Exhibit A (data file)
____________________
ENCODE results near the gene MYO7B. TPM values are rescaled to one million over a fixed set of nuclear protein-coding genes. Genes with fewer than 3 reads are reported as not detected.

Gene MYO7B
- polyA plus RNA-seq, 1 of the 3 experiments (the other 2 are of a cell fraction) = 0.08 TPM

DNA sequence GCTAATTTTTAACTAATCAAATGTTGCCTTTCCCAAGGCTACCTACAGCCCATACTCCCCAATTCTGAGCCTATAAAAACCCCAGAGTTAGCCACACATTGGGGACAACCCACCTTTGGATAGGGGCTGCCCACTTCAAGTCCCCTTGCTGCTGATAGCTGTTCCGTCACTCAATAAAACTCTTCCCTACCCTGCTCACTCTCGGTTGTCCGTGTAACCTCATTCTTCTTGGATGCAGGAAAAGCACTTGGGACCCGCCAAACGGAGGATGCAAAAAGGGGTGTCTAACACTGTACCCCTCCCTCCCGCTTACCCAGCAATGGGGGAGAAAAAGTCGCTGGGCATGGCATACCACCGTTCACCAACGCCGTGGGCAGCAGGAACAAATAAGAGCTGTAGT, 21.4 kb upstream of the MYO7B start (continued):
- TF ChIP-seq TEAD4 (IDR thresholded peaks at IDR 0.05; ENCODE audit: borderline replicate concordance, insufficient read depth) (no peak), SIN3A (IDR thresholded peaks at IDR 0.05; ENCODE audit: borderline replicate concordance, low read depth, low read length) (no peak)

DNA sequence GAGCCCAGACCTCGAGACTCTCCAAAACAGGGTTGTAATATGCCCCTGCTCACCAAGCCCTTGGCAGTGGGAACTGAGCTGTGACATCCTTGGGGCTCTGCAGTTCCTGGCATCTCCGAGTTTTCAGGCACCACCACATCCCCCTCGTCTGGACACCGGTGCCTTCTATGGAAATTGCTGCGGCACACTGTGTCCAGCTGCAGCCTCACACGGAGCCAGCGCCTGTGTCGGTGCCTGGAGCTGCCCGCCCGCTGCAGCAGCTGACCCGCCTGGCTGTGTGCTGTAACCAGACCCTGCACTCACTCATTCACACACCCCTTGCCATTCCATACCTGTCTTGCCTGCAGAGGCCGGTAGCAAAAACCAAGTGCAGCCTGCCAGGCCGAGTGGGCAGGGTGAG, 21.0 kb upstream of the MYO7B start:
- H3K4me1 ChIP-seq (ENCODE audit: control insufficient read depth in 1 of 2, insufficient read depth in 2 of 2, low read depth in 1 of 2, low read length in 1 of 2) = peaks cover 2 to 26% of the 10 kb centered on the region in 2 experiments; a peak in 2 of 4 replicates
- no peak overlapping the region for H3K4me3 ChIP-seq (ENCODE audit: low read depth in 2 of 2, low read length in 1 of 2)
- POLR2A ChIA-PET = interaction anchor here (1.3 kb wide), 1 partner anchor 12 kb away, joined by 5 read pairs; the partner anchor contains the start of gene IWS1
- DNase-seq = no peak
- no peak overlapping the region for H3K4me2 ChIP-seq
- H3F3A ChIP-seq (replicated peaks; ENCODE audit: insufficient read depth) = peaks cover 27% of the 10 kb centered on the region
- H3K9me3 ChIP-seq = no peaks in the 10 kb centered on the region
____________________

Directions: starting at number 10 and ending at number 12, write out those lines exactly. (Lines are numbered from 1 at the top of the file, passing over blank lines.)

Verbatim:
- DNase-seq = no peak
- no peak overlapping the region for H3K4me2 ChIP-seq
- H3F3A ChIP-seq (replicated peaks; ENCODE audit: insufficient read depth) = peaks cover 27% of the 10 kb centered on the region